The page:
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An Introduction to Linear Algebra and Tensors, Revised Edition download epub

by M. A. Akivis,V. V. Goldberg,Richard A. Silverman


Epub Book: 1660 kb. | Fb2 Book: 1920 kb.

A special merit of the book is its free use of tensor notation, in particular the Einstein summation convention. The treatment is virtually self-contained. In fact, the mathematical background assumed on the part of the reader hardly exceeds a smattering of calculus and a casual acquaintance with determinants.

Hints and answers to most of the problems can be found at the end of the book.

A special merit of the book is its free use of tensor notation, in particular the Einstein summation convention. Hints and answers to most of the problems can be found at the end of the book.

Additional topics include multilinear forms, tensors, linear transformation, eigenvectors and eigenvalues, matrix polynomials, and more. More than 250 carefully chosen problems appear throughout the book, most with hints and answers. To read this book, upload an EPUB or FB2 file to Bookmate.

Akivis, M. A. (Maks Aĭzikovich). Physical Description. iii-vii, 167 p. : ill.

A. Akivis, V. V. Goldberg, Richard A. Silverman. A special merit of the book is its free use of tensor notation, in particular the Einstein summation convention.

A special merit of the book, reflecting its lineage, is its free use of tensor notation, in particular the Einstein summation convention. Each of the 25 sections is equipped with a problem set, leading to a total of over 250 problems. Hints and answers to most of these problems can be found at the end of the book. (Maks Aĭzikovich); Golʹdberg, V. (Vladislav Viktorovich); Silverman . (Vladislav Viktorovich); Silverman, Richard A. Publication date. in 1972 under the title: Introductory linear algebra. Includes bibliographical references (page 161) and index. 1. Linear spaces - 2. Multilinear forms and tensors - 3. Linear transformations - 4. Further topics.

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The present book, a valuable addition to the English-language literature on linear algebra and tensors, constitutes a lucid, eminently readable and completely elementary introduction to this field of mathematics. A special merit of the book is its free use of tensor notation, in particular the Einstein summation convention. The treatment is virtually self-contained. In fact, the mathematical background assumed on the part of the reader hardly exceeds a smattering of calculus and a casual acquaintance with determinants.The authors begin with linear spaces, starting with basic concepts and ending with topics in analytic geometry. They then treat multilinear forms and tensors (linear and bilinear forms, general definition of a tensor, algebraic operations on tensors, symmetric and antisymmetric tensors, etc.), and linear transformation (again basic concepts, the matrix and multiplication of linear transformations, inverse transformations and matrices, groups and subgroups, etc.). The last chapter deals with further topics in the field: eigenvectors and eigenvalues, matrix ploynomials and the Hamilton-Cayley theorem, reduction of a quadratic form to canonical form, representation of a nonsingular transformation, and more. Each individual section — there are 25 in all — contains a problem set, making a total of over 250 problems, all carefully selected and matched. Hints and answers to most of the problems can be found at the end of the book.Dr. Silverman has revised the text and numerous pedagogical and mathematical improvements, and restyled the language so that it is even more readable. With its clear exposition, many relevant and interesting problems, ample illustrations, index and bibliography, this book will be useful in the classroom or for self-study as an excellent introduction to the important subjects of linear algebra and tensors.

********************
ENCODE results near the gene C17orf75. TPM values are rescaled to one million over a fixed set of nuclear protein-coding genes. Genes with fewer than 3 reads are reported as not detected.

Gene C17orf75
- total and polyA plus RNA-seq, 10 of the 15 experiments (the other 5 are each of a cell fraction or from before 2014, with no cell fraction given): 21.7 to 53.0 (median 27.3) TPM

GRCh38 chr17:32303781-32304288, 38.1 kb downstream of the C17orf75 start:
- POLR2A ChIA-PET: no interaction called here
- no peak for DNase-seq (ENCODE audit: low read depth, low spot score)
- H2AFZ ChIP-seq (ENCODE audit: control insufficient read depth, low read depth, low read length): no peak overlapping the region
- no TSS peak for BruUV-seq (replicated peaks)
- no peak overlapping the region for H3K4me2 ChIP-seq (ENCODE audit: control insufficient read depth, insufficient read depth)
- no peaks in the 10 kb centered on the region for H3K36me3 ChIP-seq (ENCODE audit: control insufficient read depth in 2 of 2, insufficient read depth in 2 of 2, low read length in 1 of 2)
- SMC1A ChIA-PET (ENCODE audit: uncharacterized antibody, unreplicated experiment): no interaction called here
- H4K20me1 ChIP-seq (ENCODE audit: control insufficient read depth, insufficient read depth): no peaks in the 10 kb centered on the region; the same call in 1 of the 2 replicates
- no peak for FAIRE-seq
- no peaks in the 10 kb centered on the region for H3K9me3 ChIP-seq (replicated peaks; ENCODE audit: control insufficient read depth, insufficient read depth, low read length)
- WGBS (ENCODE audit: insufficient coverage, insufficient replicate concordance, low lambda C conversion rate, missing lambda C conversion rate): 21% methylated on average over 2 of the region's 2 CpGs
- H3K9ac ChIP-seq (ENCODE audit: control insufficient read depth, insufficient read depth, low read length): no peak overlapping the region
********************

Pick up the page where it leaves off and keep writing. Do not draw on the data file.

Comments: (4)

Halloween
A very good book for students and professionals alike, who want to strengthen their knowledge of linear algebra and tensors.
MrDog
This approach to tensors, a translation from the Russian, offers a few very clear advantages over its American counterpart, the most important being that it is a rather painless introduction.

By seamlessly integrating analytic geometry, linear algebra, and vector calculus, no abrupt gaps in understanding appears. The authors introduce “linear” and “bilinear” forms early and without the benefit of topological concepts, which one could argue results in a wash, when compared to introducing them later — as is done in US academies.